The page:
Mental Health in Women!

31 August 2020 / By Social Media

The term “mental health” has been explained in different contexts. One of the earlier versions of the term indicated good mental health to be synonymous with the absence of any mental disorder. While this was a restricted term in itself, several debates have ensued on whether the
term should be extended to accommodate other psycho-socio aspects.

In 2001, World Health Organization (WHO) came to our rescue and broadened the definition of mental health to, “a state of well-being in which the individual realizes his or her (or their) own abilities, can cope with the normal stresses of life, can work productively and fruitfully, and is able to make a contribution to his or her (or their) community.” Now, the term mental health includes the complete emotional, psychological, and social well-being of an individual.

This complete state of well-being, however, has increasingly been difficult to achieve in recent times. The spread of the COVID-19 pandemic has amplified the already declining state of our mental health conditions. This has had significant health impacts on people of all genders; however, the situation has most importantly thrown light on the bleak situation the country’s women find themselves in.

According to a survey conducted in 2005 on Chronic fatigue in developing countries, 12.1% of women in India had complained of chronic fatigue. While in the National Mental Health Survey 2015-16, conducted by the National Institute of Mental Health & Neurosciences (NIMHANS),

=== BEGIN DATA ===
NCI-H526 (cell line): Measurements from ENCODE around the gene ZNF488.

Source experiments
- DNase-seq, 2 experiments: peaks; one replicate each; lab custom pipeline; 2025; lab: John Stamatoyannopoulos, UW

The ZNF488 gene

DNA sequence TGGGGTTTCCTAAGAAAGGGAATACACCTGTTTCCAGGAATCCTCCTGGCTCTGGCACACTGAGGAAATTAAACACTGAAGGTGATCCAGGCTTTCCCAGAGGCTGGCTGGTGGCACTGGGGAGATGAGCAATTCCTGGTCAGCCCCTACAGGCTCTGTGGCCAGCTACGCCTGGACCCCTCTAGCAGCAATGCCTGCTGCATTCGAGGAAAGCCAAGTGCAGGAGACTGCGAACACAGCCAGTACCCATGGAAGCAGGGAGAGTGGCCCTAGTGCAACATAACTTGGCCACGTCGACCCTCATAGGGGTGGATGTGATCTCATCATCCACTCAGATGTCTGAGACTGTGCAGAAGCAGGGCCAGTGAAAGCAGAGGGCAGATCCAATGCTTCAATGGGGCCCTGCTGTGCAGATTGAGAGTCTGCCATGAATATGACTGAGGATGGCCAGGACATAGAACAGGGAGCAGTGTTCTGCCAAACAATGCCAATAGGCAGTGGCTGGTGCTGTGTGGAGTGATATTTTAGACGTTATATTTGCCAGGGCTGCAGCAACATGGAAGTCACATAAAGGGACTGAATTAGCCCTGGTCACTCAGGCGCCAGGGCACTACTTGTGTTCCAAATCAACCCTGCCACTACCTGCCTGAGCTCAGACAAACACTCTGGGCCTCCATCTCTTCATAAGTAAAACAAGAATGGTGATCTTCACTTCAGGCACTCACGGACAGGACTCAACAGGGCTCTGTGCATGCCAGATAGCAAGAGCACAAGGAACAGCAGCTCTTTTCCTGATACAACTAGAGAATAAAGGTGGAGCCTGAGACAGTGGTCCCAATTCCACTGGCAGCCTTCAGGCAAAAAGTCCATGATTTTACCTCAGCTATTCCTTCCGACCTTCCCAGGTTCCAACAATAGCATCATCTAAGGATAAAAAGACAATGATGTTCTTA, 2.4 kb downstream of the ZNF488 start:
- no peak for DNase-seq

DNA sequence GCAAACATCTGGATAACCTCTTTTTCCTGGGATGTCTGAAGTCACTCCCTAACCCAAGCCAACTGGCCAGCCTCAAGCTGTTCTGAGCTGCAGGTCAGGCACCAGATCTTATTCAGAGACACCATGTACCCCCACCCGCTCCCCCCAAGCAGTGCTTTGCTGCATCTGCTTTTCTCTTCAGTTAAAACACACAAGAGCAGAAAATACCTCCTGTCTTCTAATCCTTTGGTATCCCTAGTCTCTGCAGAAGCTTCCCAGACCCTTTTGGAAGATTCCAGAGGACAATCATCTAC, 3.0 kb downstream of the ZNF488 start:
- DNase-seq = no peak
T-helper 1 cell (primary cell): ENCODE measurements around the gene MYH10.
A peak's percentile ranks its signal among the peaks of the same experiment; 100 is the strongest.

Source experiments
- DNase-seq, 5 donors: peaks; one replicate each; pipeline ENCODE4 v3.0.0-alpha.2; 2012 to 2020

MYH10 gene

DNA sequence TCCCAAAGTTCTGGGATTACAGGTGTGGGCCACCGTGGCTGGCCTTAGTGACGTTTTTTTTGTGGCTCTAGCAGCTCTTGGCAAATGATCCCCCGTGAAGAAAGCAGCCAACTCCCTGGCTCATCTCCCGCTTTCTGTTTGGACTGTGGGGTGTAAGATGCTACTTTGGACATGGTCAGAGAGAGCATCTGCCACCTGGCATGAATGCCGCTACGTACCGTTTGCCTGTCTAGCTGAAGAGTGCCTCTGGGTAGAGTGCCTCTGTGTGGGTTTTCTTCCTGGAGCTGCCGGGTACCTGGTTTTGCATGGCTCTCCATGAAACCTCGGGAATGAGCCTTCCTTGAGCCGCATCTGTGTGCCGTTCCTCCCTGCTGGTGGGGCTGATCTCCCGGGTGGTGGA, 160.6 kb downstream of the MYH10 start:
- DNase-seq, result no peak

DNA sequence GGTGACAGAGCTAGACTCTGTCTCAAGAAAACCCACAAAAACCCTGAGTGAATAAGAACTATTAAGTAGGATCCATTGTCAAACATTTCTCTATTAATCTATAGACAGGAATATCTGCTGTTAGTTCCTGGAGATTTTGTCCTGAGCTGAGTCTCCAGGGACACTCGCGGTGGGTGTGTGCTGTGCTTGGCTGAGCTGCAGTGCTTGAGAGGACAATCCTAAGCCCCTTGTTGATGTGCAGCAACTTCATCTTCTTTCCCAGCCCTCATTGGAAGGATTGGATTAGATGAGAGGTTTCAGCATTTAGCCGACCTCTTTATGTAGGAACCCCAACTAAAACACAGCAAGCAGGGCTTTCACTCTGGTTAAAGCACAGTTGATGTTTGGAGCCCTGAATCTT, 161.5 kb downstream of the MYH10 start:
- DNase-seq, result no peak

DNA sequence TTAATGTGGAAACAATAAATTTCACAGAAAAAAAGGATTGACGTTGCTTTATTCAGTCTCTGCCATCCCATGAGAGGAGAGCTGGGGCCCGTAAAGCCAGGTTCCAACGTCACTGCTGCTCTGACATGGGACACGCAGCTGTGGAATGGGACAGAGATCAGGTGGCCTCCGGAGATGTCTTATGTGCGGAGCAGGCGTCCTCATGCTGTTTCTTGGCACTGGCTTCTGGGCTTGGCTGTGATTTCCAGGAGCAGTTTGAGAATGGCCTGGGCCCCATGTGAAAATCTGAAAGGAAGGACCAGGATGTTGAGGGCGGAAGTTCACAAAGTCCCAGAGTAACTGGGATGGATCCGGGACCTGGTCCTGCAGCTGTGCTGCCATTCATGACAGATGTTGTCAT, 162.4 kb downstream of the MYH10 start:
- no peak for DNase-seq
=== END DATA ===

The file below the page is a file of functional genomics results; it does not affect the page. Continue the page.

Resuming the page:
Bengaluru, a specific pattern was observed for the distribution of various mental morbidities among males and females. The prevalence rates were reported to be higher in males for substance use disorders (F10-F19) and psychotic disorders (F20-F29) whereas in the case of females, with the exception of BPAD, the prevalence rates for mood disorders (F30-F39) and neurotic stress related disorders(F40-F48) were found to be significantly higher.

Women (especially the ones living in rural areas) experience high expectations from their families to look after even their basic day-to-day needs, face pressure from all fronts (particularly in case of working women), often suffer because of the existing gender stereotypes and gender roles, face hostility for questioning the “status-quo”, have no or little facility for dialogue or discussion surrounding health and an absence of qualified and approachable therapists and counsellors. This has made it increasingly difficult for them to ask for and seek help.

Moreover, women’s mental health has largely been stigmatized in our society, with label such as “psycho” or “hysterical” being attached to them for expressing emotions like anger and sadness. In a social context such as this, there are multitude of factors at play that contribute to further stigmatization. It, therefore, becomes very difficult for them to get the necessary help, or even disclose their inner turmoil to even their loved ones, thus, furthering their distress.

Practicing a healthy balance between their duties and responsibilities and mental health, hence, is imperative, and should be more actively encouraged in our households. To know more about the self-care strategies that you can employ, as women, check out our blog-post on the same:


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